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Hardaway and Richardson are no stranger to that abuse, having faced similar slings and arrows from the establishment media themselves for the boldness with which they proclaim their values.

“Our critics — who claimed to be civilized and more enlightened than us deplorables — called us coons, Uncle Toms, and sellouts,” the sisters explained in their new book. “They marginalized us, criticized us, stigmatized us, and when that failed, they tried to assassinate our characters and ruin our reputations.”

This did not stop them from discouraging the drive to remain silent, telling The Western Journal that the negative consequences of left-wing attacks rarely outweighed fulfillment that came with free thought.

“Let’s talk about FEAR for a moment,” Richardson said. “It’s False Expectations Appearing Real. The only thing behind the curtain is a little man pulling some strings. It’s not as big as they want to make it appear.”

The sisters were not unable to sympathize, however, with those who had yet to work up the courage to make the changes they have.

For those folks, the two had strong words of advice: Practice your pitch on paper and in the mirror.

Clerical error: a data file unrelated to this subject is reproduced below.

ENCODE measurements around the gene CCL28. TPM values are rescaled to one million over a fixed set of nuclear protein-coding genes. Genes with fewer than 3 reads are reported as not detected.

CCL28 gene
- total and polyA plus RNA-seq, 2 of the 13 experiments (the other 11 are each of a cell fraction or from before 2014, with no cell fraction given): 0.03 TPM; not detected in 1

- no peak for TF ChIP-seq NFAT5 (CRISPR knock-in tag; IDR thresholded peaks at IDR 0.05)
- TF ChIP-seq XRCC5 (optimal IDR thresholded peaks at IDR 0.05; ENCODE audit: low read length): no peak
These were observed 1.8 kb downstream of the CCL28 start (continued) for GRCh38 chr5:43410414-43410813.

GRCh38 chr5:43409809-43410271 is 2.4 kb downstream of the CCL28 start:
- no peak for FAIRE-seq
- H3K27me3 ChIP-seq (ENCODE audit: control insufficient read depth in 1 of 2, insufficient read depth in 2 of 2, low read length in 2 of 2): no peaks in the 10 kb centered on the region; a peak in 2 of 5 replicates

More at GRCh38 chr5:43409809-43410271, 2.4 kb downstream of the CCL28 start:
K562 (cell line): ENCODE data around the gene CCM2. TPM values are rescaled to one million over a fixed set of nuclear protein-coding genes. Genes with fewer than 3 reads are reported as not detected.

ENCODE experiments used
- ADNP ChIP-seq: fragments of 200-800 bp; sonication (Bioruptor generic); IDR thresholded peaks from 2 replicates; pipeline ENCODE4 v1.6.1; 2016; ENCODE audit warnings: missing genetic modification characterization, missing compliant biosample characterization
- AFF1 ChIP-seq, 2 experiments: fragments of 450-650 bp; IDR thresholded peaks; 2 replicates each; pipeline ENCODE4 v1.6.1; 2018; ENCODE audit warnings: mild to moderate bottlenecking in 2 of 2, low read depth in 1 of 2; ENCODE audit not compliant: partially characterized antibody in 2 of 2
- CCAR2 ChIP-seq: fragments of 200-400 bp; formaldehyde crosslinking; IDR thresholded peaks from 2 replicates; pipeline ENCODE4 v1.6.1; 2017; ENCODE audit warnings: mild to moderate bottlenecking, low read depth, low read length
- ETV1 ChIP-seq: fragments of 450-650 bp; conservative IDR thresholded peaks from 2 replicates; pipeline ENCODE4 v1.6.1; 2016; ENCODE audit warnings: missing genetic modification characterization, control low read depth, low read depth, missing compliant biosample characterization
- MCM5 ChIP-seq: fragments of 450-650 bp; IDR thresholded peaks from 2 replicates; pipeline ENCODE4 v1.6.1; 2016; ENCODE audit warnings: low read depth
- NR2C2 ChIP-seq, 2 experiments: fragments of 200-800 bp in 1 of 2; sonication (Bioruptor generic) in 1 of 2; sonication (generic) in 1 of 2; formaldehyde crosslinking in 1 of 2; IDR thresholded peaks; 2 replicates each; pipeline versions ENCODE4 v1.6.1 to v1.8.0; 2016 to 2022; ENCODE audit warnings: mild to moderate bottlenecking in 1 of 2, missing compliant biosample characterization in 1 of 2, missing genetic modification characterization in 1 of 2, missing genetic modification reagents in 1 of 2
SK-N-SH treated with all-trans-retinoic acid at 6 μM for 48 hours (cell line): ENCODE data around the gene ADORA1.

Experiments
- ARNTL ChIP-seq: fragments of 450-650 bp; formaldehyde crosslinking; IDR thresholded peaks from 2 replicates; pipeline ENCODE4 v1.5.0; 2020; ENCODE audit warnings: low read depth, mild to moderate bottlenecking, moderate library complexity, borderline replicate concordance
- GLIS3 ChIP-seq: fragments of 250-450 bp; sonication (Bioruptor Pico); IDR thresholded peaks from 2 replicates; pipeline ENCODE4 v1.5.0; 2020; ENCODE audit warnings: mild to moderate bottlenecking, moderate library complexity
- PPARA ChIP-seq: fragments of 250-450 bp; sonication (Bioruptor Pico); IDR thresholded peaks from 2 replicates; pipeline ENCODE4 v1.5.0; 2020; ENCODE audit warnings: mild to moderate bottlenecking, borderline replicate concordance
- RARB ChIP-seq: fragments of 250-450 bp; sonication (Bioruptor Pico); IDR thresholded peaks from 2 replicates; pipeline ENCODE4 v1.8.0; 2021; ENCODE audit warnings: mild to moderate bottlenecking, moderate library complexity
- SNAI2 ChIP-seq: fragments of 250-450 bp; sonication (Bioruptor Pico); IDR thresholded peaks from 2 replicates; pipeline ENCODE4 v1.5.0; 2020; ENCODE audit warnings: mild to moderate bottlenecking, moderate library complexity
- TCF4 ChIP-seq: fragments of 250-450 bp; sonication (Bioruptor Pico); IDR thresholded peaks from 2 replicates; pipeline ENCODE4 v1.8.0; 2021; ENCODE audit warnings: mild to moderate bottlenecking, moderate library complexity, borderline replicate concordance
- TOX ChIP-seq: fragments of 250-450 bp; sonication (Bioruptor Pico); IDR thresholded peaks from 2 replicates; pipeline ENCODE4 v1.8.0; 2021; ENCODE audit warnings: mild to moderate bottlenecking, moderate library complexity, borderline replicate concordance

“Understand, it takes courage,” Hardaway said. “The first step is to speak it.”

Do you think black Americans are going to vote for Republicans in record numbers this year?

“Now, sometimes you may be scared to speak it out, so I’m gonna give some you an assignment. Get you a nice little journal and write it out first, how you feel. Then get in front of a mirror and speak it out as if you were speaking to the world. That prepares you so, when you get ready to speak, nothing will harm you,” she added.

“Sticks and stones may break my bones, but names will never hurt. The more they hate, the more we continue to educate.”

New episodes of “WJ Live” air on The Western Journal’s Facebook page every Tuesday and Thursday at 5 p.m. EDT and 2 p.m. PDT. Click here for more information about the show or where to find Diamond and Silk’s debut book “Uprising: Who the Hell Said You Can’t Ditch and Switch?”

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Andrew J. Sciascia was the supervising editor of features at The Western Journal. Having joined up as a regular contributor of opinion in 2018, he went on to cover the Barrett confirmation and 2020 presidential election for the outlet, regularly co-hosting its video podcast, "WJ Live," as well.
Andrew J. Sciascia was the supervising editor of features at The Western Journal and regularly co-hosted the outlet's video podcast, "WJ Live."

Sciascia first joined up with The Western Journal as a regular contributor of opinion in 2018, before graduating with a degree in criminal justice and political science from the University of Massachusetts Lowell, where he served as editor-in-chief of the student newspaper and worked briefly as a political operative with the Massachusetts Republican Party.

He covered the Barrett confirmation and 2020 presidential election for The Western Journal. His work has also appeared in The Daily Caller.